A fundamental key to achieving optimal performance is choosing the right barcode reading technology when dealing with a data collection solution. Now, as more technologies are developed, the choices are more varied than ever. There has been much debate concerning
|Opticon MDI-3100 2D Imager|
the merits of laser-based as opposed to camera-based barcode readers. For example, some think that only image-based readers should be considered for new automation applications. This raises the question, are laser-based barcode scanners obsolete? Are imagers the only viable technology for today’s applications? Well, imagers have definitely increased in use due to the growing adoption of 2D symbols such as Data Matrix; however, laser scanners still set the standard for high speed and accurate barcode reading in many applications. The optimal solution will ultimately be dictated by the specific requirements of an application. That being said, there are three critical considerations to keep in mind when deciding. Is this application using 1D, stacked, 2D, or a combination of symbols? Are the barcodes of good quality and consistently placed? Finally, is it a high speed application? Using these three key questions will help steer the decision-making process when it comes to choosing a barcode reader.
Review of the Technology
Laser scanners use a beam of light to form a single line across the width of a barcode, and can only decode in one dimension. Fixed raster scanners were created in the 1970’s to read 1D barcodes in supermarkets. They gained widespread use in manufacturing after the invention of the compact laser-diode scanner in 1982. Scanner models that possess a sweeping or
|Example of a 1D barcode|
omnidirectional raster have the capability to read stacked 1D symbols. In some industries, 1D use is declining where the small 2D symbols seem like a more attractive option. However, linear barcodes remain a crucial element in many applications and industries including: shipping labels, pharmaceutical packaging, and clinical diagnostics. 1D symbols are still very much in use across the globe due to their low cost, simplicity, universal recognition and ability to be printed and decoded easily. If an application uses a 1D barcode or stacked symbol, a laser scanner is most likely the best solution. Lasers are reliable and relatively cheap. They are typically faster than imagers and can read over long distances with greater depth of field. Being less complex, lasers are easy to integrate into an instrument or manufacturing line.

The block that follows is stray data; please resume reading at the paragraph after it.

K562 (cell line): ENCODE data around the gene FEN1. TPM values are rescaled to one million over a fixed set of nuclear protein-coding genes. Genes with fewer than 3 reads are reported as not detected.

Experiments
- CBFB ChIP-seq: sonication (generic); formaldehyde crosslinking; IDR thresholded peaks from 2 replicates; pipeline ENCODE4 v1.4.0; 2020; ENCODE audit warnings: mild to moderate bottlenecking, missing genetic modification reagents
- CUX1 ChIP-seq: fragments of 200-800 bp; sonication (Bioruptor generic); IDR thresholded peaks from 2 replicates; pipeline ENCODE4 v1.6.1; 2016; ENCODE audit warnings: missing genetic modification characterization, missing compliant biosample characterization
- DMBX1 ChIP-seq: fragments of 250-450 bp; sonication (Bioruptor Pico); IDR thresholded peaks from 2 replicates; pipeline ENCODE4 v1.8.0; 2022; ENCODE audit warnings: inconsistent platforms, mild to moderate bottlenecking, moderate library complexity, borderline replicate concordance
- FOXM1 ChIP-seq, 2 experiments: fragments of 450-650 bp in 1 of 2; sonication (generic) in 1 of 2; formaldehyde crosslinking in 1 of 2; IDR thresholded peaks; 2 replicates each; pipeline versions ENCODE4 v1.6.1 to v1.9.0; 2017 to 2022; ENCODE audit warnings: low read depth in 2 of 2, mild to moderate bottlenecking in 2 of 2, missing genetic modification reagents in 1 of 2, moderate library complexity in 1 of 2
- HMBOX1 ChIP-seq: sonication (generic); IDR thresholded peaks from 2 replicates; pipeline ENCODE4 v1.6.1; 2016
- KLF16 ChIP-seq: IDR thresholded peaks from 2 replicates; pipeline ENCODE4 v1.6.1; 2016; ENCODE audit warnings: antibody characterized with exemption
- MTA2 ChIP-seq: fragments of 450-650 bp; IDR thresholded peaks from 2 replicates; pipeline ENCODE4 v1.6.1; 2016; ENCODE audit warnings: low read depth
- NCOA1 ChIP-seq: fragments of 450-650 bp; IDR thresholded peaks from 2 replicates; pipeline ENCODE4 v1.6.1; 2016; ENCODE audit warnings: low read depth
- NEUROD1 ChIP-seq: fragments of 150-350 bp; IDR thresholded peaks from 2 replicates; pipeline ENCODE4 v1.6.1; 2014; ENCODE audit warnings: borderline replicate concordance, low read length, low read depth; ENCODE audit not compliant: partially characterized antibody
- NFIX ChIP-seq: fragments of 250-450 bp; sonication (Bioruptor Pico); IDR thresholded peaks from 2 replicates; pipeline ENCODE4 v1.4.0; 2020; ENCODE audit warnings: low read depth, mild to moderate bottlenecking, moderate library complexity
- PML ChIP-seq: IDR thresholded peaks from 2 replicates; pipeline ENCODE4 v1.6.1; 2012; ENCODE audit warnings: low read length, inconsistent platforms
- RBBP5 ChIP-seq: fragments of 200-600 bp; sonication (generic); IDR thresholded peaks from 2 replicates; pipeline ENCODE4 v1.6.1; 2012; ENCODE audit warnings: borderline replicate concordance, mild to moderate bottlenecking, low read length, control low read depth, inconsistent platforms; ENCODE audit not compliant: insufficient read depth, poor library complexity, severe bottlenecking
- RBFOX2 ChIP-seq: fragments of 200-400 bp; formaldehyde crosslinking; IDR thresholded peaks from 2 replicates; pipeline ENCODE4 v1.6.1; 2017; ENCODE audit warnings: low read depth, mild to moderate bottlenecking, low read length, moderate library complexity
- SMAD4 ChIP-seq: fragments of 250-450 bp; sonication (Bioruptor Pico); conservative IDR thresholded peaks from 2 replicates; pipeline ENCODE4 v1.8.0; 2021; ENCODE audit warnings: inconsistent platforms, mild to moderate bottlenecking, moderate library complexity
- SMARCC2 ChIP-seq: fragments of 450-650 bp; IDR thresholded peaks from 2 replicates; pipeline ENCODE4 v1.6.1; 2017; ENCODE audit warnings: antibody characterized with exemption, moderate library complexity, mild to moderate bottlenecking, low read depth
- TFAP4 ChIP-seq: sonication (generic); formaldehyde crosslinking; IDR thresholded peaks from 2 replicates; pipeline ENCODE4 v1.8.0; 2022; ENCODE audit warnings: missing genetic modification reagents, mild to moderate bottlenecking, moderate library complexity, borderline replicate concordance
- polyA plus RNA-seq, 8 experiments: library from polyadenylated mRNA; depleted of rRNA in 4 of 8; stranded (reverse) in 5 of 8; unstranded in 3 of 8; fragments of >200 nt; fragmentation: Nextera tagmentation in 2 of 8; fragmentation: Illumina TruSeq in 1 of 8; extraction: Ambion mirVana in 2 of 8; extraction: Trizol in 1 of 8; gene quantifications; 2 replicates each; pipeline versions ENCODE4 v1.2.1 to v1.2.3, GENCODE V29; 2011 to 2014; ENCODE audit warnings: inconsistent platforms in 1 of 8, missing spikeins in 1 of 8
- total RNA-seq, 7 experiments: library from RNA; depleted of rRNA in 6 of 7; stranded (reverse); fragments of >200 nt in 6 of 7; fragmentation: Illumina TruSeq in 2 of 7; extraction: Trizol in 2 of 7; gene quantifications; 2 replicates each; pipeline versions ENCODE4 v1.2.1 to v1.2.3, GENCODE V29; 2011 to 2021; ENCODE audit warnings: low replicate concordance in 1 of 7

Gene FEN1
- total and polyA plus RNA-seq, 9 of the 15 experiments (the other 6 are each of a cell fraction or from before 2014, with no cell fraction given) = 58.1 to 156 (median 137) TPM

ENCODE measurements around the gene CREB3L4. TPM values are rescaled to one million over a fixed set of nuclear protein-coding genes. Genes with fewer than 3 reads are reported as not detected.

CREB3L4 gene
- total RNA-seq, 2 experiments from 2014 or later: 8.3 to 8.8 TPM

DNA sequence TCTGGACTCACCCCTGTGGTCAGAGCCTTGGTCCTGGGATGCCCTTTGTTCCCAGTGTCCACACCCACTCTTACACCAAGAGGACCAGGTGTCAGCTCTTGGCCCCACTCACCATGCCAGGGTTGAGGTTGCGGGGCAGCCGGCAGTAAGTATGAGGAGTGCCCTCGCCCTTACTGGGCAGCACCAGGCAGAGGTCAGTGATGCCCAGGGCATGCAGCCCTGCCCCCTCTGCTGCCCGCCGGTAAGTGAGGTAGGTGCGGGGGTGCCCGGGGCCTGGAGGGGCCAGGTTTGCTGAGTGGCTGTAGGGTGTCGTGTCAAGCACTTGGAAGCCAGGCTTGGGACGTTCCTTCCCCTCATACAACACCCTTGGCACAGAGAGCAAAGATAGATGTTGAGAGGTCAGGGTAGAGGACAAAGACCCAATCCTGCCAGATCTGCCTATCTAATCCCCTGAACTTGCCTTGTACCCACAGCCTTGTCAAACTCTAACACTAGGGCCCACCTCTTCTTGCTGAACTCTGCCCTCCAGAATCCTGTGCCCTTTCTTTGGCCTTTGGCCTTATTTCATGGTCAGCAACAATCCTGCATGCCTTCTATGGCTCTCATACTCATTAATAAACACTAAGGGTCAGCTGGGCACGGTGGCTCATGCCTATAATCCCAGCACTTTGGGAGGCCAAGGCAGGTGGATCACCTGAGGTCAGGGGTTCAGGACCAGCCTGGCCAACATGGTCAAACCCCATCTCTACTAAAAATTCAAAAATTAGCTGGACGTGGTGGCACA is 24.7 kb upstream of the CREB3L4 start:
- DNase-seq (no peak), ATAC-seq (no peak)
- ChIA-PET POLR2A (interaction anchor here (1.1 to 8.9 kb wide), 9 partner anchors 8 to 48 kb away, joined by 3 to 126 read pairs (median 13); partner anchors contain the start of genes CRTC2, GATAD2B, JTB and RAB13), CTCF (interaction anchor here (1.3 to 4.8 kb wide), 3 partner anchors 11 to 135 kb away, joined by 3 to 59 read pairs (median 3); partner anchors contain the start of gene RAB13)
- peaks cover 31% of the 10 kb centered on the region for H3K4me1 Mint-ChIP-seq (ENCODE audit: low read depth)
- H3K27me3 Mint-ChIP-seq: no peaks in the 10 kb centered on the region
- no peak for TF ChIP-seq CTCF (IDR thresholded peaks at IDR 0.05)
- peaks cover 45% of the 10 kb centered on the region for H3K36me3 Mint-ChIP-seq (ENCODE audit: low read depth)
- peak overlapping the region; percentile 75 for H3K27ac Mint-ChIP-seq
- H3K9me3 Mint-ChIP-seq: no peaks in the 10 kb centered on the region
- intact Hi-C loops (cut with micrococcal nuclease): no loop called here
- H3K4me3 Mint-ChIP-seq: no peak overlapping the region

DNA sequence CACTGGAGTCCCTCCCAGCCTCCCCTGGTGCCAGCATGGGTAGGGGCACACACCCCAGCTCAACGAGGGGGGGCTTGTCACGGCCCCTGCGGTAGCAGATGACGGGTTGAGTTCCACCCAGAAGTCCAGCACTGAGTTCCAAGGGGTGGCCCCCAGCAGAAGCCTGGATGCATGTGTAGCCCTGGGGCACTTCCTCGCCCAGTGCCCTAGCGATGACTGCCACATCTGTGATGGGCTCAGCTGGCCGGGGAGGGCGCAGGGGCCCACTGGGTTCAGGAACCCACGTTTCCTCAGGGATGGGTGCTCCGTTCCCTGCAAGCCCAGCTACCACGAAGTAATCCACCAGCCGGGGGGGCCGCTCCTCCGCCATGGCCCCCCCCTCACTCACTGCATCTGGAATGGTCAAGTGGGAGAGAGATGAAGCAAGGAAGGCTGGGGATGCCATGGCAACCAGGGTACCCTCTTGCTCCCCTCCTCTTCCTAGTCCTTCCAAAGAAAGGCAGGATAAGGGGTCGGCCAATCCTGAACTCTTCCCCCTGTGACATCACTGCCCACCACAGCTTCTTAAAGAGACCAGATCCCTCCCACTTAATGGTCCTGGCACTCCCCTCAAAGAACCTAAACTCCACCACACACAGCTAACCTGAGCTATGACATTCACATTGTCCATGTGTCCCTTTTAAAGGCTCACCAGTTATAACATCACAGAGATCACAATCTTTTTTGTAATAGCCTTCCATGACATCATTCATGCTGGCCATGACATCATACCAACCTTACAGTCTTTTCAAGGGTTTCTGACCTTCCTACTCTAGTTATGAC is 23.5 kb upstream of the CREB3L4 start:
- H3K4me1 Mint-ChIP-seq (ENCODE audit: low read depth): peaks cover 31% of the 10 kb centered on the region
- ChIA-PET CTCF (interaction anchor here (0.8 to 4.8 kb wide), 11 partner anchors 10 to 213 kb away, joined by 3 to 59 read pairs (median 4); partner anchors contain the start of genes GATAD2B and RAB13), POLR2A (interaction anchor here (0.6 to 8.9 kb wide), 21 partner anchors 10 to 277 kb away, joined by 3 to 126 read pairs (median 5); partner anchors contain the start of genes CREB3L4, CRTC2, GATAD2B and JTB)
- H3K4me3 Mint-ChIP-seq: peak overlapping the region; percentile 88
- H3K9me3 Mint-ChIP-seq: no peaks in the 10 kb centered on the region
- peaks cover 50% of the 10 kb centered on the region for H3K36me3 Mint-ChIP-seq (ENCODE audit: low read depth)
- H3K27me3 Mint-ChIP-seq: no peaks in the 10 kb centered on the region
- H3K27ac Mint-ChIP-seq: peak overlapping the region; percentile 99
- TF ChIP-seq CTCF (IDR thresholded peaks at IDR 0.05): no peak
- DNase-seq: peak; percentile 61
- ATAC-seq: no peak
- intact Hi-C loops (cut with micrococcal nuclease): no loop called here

Camera-based imaging was developed in the 1990’s and uses rows of CCD or CMOS sensors arranged in a two-dimensional array to generate an image of the symbol. This image
|Example of a 2D barcode|
processing has the capability to decode both 1D and 2D formats. 2D symbols such as the Data Matrix have been adopted in many industries including electronics and automotive manufacturing. This is because these symbols allow large amounts of data within a small area. Information-dense 2D symbols are also effective in marking small items for tracking purposes throughout their life cycle; a process known as direct part marking (DPM). If 2D symbols are used in an application, imagers or other camera based products must be used.
Making a Decision
Manufacturers should assess the best technology and product to meet specific application
Opticon MDL-2001 1D Laser Scanner
needs at an optimal cost-performance ratio. Laser products possess the advantage of 30 plus years of refining the technology. This allowed the creation of standards and the ability to perfect the most cost-effective units. Imaging products were developed much more recently and provide reading solutions at a higher cost along with a higher level of complexity. While camera-based imagers experience slower decode rates, they present the added benefit of quality validation and flexibility to read a wider variety of symbols.
About the Author
Charles Fisher is Director of Sales of RESCO Electronics, a manufacturer of electronic assemblies and a value added reseller of auto ID equipment . Charles is a seasoned International Sales and Sales management professional with over 20 years in the electronics industry with extensive experience with Auto ID and data collection solutions, wire harness and electro-mechanical manufacturing, and supply chain solutions. During his career Charles has held positions with Milgray Electronics, Bell Industries, All American Semiconductor and Reptron Electronics.
Charles is a graduate of the William Penn Charter School and Saint Joseph’s University with a degree in International Relations. He currently resides in Maryland with his wife and 2 daughters.